It was drummed out of me at drama school and interestingly I didn't play a gay character or get cast as a gay character until 2010 – seven years after leaving drama school. Then my castings were all for gay characters.

What are your thoughts on Manchester’s LGBT scene? Is the Village still the heart of it in your mind?

It’s odd I don't think the Village is the heart of the community anymore. It’s a real shame but I think that a lot of the venues have given into cheap drinks offers just to survive which in turn attracts a crowd that you don't necessarily want.

I wouldn't spend time in half the venues anymore and walking down Canal Street can be quite a scary experience. I think most of the scene and community spend time in the venues off Canal Street and at Alternative events which are much friendlier and community focused.

I think there is still a need for our own space – times are changing but I don't think we are there just yet.

The Village how it stands at the moment however is not the beating heart it should be! There is definitely room for venues that cater more for the arts – live bands, good cabaret, comedy, drag etc. We also need more restaurants and places to eat and places that are less focused on just going out and getting smashed.

What makes Manchester a good place to live in for members of the LGBT community?

Manchester is just fabulous isn't it? People always ask me why I’m not in London and as lovely as the big smoke is to visit it’s just not Manchester is it?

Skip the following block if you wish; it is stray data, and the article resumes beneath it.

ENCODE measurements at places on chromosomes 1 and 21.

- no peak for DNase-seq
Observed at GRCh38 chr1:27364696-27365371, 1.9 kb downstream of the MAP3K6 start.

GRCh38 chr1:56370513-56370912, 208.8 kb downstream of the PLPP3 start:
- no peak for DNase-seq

I love Manchester for a number of different reasons – I think it really is one of the best cities in the world! There’s something about the people! People always say that the North is friendlier and I think there’s a truth in that!

It’s a city but it feels small as well! I think that bleeds into our LGBT community. Manchester has a real mix of communities and a lot love!

What are the biggest challenges still to overcome in the UK for the LGBT community?

I think it starts early. There needs to more education and information at schools. A lot is changing but there is still a long way to come.

There are some fabulous companies doing some great work at schools – Hope Company a Manchester based theatre company being one of them!

Silence is a real killer and unfortunately we still have lots of suicides due to homophobic and transphobic bullying and this needs to stop. I read recently about a school specifically for gay children – it is an interesting concept but I don't think it addresses any problems really. I don't think segregation is really an answer.

And what about for the rest of the world?

Don't even get me started on the rest of the world. Ha! Just when you think the world is changing and moving on it takes several steps backwards.

What would you say to your young self or a young LGBT person with the knowledge you have now about coming out?

I'd give them a big hug! I'd tell them that they are valued as a person and deserve to be here just as much as the next person!

It’s a scary place to be growing up and to feel different or wrong and to not fit in and I think people just need more love and less hate!

You are not alone! There’s that brilliant campaign isn't there? Things get better! And they really really do!

Main image courtesy of Stephen Conolly and second image courtesy of Lee Baxter, with thanks.